A toddler game (that won’t make you lose the will to live)

If there’s one thing I’ve done a lot of, over the last 13 years and after having 5 children; if there’s one thing I’ve done a lot of (other than saying I’M SO TIRED to anyone who’ll listen) – it’s playing games designed for toddlers.

And I’d hate to sound less than enthusiastic about these games, so carefully designed to help learn to count / learn to match / learn to boost memory, but there is one small problem with them, and that is that they’re entirely, objectively, mind numbingly, awful. 

Alright I’ll admit it – small toddlers and games can be quite cute

The first time you play one of these games it might go well. No one cries! Everyone is excited to learn the rules! And crucially, the shoutiest person in the house at that particular time Must. Win.

No one was shouting at this particular moment

The first time went well! You bring the game out for a second, third time. And then the fury sets in. I WON! I NEVER WIN!

What I’m saying is: toddler board games are rife with frustration and competition, two things that are red rags to some (all) toddlers.

Nonetheless, children are always desperate to play board games and so I’ve spent a long time playing these games and trying somehow to find some joy in the situation, as well as trying to quietly adapt the rules to make it less of a knife-edge-tantrum-inducing situation.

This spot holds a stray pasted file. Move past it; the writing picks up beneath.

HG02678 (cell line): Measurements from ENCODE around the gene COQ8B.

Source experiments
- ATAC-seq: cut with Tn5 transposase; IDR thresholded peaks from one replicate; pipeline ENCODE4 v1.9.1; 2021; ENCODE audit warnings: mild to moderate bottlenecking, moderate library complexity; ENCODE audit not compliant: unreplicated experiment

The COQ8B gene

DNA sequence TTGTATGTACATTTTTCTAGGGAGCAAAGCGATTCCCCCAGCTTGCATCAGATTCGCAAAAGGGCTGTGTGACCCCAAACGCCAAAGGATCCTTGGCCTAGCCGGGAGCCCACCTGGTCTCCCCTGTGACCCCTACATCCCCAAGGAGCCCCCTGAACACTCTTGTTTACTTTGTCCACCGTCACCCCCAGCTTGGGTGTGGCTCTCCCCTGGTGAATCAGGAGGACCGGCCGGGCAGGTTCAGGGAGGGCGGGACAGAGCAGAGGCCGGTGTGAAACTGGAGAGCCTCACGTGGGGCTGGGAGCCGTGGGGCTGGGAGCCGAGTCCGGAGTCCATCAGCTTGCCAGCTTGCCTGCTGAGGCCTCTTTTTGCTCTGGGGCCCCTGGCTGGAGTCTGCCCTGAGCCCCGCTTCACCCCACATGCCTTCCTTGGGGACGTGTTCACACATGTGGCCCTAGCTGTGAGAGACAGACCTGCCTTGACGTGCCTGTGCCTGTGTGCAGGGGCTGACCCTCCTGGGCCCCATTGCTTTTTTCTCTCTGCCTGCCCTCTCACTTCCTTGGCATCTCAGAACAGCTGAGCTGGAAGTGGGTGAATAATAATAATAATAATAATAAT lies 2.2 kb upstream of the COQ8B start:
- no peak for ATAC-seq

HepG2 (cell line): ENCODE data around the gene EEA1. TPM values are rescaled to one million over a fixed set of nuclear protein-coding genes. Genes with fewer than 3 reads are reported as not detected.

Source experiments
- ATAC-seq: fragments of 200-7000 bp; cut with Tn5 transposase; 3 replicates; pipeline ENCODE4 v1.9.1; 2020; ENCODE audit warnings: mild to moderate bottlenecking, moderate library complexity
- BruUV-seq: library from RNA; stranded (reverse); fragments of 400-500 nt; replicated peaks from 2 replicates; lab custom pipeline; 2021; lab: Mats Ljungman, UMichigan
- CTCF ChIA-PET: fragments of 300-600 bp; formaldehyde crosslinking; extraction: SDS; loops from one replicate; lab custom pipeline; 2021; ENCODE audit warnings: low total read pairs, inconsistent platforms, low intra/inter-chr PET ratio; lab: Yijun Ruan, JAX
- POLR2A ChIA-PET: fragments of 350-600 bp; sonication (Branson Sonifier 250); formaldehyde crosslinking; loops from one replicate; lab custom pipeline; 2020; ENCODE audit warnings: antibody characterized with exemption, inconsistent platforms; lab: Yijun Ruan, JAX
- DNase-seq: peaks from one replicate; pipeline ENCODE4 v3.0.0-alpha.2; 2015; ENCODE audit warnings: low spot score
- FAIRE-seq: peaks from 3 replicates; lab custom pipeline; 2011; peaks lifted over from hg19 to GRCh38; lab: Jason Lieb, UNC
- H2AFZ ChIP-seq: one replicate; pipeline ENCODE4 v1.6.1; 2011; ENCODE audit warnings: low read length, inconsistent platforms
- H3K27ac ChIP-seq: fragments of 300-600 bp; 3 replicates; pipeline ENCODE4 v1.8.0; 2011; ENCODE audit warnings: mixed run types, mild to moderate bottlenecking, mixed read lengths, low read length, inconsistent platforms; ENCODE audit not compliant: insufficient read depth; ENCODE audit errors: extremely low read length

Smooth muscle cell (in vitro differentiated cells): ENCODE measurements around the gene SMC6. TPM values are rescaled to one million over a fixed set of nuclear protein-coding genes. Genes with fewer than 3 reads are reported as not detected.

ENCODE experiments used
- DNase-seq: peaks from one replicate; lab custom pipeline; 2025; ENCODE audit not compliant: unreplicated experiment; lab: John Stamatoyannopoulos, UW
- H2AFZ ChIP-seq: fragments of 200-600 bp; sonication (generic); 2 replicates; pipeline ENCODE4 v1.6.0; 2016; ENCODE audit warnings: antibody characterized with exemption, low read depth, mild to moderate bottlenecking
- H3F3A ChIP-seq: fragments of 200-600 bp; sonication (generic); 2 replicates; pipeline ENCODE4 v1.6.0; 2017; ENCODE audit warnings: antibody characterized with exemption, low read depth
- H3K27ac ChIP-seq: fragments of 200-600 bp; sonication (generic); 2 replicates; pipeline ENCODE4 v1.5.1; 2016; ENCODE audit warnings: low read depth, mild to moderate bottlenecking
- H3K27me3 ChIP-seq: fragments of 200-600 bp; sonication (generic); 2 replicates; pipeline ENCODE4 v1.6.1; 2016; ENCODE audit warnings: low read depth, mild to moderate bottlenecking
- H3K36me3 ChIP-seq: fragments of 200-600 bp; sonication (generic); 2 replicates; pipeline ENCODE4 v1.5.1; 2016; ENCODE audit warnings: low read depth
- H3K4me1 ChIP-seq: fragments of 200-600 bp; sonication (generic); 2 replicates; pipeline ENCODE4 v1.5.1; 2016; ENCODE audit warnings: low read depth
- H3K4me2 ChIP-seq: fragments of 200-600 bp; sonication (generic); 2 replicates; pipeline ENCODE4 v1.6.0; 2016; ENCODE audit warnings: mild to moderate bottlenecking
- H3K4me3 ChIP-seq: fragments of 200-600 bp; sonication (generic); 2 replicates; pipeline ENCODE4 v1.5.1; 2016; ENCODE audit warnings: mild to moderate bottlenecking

The problem is that I only have photos of happy toddlers playing games. You’ll just have to believe me when I tell you that there are many more moments of fury and outrage

And all the while, I was missing a simple solution: a CO-OPERATIVE board game for toddlers. The team of toddlers (and you); vs. the game itself! No one wins unless we ALL win!

This is a convoluted way to introduce you all (or perhaps not, if you are already familiar – and if so, why didn’t you tell me about this 13 years ago?) – to introduce you all to the Orchard Game.

My saviour in the form of a toddler board game

The players work TOGETHER to harvest the fruit before the raven can eat it all!

It takes as long to set it up as it does to play the game which, in my mind, is another point in its favour

Each player gets to have a tiny little extremely toddler-pleasing basket for the fruit! (Our youngest requires that he has two baskets while any other players have only one, so for transparency, there’s always a way to make these games somewhat fraught with tension).

Tiny fruit in a tiny basket, what’s not to love?

You roll the dice (Hugo loves to issue a high pitched “pleeeeaasse be a basket” before rolling which is delightful enough to make me ask HIM to play the game with me on the reg); pick the corresponding piece of fruit (or two pieces of fruit, if you successfully roll onto the basket icon); place your tiny wooden piece of fruit in your tiny straw basket, and hope to harvest all the fruit before the raven jigsaw is complete.

mid dice throw, not mid prayer, despite appearances

Huge hit in this house. No one wins unless everyone wins. Absolute genius. And of course the other great news is that toddler games eventually make way for mature tweens who play games that are marginally less fraught.

Less mind numbing; fewer tears. Just the battle against your instinctive desire to win when playing against your 9 year old.

A toddler game you can play without losing your mind. You’re welcome!



Leave a Reply

%d bloggers like this: